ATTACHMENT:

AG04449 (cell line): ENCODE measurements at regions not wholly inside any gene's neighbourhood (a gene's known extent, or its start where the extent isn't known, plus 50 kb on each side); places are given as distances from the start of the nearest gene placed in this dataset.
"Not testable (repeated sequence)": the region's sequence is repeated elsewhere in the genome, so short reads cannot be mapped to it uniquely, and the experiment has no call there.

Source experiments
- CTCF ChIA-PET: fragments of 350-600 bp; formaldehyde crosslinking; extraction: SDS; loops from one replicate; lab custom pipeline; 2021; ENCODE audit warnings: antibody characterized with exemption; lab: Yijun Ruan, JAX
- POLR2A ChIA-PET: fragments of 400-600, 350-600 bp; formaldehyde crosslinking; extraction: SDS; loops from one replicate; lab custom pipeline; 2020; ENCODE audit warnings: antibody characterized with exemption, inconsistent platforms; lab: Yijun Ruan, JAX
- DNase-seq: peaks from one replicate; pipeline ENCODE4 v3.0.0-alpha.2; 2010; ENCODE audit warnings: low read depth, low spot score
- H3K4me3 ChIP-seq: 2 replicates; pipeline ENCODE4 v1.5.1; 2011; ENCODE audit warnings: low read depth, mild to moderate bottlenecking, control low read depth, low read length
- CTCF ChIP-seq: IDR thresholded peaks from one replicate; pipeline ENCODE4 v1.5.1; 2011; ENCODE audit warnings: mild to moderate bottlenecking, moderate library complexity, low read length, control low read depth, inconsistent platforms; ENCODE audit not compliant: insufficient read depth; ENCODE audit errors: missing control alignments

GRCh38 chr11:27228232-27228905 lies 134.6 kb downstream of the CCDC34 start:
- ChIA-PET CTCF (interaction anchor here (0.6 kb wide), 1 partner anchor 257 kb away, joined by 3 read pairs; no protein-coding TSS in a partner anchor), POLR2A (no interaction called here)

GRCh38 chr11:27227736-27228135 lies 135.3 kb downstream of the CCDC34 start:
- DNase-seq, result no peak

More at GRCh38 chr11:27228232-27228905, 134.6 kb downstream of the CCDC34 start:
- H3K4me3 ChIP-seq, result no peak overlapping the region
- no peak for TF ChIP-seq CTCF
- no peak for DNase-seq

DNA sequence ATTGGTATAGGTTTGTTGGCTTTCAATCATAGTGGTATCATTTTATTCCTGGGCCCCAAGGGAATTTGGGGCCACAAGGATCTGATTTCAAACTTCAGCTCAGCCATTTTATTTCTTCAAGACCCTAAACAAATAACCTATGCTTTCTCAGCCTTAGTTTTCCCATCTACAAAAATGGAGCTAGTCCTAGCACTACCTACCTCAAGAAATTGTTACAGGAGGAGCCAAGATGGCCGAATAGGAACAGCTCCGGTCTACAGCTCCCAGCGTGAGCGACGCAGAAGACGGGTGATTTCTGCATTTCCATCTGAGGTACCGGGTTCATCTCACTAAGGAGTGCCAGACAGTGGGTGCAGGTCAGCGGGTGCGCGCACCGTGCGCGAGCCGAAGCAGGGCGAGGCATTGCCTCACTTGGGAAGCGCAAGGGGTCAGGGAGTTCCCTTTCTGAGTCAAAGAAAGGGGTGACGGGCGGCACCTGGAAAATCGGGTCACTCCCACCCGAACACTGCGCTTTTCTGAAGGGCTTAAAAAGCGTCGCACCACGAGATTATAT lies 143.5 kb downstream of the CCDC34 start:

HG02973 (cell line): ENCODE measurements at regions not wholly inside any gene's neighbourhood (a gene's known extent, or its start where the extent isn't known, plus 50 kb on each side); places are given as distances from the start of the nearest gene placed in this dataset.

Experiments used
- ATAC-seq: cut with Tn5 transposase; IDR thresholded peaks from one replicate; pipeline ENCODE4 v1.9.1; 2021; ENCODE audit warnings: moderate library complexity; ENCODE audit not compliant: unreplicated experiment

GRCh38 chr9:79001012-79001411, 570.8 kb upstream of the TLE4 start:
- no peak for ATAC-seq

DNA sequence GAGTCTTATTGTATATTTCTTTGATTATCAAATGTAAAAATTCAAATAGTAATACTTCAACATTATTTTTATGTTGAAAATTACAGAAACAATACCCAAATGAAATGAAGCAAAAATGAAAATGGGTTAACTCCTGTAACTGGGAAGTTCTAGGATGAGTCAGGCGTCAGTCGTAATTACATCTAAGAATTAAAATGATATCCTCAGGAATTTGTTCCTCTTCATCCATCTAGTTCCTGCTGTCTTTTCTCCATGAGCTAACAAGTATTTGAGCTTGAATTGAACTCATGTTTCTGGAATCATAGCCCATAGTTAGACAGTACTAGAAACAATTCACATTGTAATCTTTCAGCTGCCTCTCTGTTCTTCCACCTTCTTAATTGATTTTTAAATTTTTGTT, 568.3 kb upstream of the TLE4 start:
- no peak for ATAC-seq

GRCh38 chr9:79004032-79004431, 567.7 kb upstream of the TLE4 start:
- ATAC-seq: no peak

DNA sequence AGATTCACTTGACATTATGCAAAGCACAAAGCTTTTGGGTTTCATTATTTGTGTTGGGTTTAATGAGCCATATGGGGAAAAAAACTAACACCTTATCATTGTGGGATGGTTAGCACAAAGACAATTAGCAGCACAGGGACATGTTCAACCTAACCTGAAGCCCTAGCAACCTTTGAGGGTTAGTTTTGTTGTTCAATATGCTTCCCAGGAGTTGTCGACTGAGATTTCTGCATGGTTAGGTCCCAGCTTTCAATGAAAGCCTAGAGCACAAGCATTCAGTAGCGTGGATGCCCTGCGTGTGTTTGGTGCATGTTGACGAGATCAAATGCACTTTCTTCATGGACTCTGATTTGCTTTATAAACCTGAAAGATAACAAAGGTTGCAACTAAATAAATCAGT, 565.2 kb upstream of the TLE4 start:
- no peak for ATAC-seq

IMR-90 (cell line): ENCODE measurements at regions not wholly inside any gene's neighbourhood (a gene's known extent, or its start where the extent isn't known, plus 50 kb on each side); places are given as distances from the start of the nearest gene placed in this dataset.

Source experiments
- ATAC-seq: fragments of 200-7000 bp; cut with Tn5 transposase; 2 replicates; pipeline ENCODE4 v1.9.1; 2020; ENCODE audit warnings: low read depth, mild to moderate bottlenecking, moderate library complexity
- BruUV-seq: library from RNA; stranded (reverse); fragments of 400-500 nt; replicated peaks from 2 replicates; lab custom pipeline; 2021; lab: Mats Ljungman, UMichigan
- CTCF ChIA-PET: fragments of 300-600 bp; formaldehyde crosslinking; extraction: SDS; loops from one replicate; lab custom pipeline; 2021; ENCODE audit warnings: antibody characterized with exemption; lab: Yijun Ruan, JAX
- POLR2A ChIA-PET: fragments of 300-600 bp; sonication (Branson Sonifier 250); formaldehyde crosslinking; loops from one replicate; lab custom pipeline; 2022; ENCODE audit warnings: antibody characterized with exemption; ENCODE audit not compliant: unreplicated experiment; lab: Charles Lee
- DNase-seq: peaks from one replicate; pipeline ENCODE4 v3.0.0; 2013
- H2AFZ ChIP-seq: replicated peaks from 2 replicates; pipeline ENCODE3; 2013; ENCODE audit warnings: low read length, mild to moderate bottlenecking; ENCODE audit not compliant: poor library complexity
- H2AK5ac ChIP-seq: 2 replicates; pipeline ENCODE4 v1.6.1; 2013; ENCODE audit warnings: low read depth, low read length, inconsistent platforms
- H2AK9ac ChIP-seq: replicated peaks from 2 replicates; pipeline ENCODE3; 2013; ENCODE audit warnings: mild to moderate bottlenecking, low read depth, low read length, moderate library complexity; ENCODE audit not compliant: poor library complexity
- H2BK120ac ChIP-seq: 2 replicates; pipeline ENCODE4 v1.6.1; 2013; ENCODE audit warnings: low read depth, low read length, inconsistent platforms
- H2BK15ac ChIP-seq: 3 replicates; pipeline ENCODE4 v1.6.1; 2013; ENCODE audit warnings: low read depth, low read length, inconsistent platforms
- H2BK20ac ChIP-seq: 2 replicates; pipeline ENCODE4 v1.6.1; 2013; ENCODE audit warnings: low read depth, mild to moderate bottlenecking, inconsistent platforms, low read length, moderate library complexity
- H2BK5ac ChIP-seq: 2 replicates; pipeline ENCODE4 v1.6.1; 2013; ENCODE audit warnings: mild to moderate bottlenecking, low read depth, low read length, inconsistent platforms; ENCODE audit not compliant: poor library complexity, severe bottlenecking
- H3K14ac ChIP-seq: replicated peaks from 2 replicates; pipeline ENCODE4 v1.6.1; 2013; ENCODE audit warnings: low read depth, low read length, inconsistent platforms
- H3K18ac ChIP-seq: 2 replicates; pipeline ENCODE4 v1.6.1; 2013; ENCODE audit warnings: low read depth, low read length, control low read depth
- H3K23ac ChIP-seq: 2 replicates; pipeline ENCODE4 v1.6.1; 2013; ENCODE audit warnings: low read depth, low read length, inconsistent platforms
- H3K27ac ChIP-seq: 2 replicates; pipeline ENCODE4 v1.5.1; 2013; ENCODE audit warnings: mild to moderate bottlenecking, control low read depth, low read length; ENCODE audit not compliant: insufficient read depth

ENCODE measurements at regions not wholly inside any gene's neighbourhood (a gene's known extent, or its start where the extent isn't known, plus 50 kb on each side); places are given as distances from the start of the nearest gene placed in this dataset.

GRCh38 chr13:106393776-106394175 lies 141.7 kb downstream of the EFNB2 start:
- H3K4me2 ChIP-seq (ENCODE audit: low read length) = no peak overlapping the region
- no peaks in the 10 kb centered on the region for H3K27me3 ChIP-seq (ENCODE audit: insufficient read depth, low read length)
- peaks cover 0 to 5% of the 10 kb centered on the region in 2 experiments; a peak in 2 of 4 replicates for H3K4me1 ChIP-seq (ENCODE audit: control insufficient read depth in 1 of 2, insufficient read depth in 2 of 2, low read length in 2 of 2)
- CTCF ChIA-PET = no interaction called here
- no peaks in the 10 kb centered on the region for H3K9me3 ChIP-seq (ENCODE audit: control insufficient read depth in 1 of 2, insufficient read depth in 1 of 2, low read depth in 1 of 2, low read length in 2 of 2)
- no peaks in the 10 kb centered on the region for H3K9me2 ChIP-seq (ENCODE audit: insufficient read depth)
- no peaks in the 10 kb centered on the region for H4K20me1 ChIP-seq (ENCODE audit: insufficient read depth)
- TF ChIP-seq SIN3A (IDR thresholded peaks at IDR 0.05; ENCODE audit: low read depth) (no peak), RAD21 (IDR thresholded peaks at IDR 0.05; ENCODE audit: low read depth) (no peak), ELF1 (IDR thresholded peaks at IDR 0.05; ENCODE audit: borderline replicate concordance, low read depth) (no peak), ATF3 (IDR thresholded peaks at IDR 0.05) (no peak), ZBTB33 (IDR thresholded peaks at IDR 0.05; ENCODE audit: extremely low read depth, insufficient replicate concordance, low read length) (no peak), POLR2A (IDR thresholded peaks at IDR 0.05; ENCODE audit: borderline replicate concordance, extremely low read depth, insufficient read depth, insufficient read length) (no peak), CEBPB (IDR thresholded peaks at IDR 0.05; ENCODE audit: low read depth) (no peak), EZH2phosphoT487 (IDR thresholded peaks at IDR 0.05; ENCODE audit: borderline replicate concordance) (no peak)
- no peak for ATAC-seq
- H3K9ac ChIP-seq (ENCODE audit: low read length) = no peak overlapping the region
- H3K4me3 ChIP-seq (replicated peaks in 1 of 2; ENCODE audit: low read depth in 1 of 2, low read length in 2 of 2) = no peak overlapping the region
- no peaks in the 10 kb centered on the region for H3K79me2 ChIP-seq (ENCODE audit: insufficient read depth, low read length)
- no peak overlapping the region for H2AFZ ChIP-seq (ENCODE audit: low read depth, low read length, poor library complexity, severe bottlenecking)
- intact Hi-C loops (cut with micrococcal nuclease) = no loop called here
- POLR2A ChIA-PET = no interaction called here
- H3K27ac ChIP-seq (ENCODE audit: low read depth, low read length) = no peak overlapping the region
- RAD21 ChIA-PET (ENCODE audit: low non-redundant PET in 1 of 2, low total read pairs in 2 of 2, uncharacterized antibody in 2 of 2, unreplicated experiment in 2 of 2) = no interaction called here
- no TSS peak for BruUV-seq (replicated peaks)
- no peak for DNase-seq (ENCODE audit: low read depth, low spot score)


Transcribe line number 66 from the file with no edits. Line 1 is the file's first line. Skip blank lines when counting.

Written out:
- no TSS peak for BruUV-seq (replicated peaks)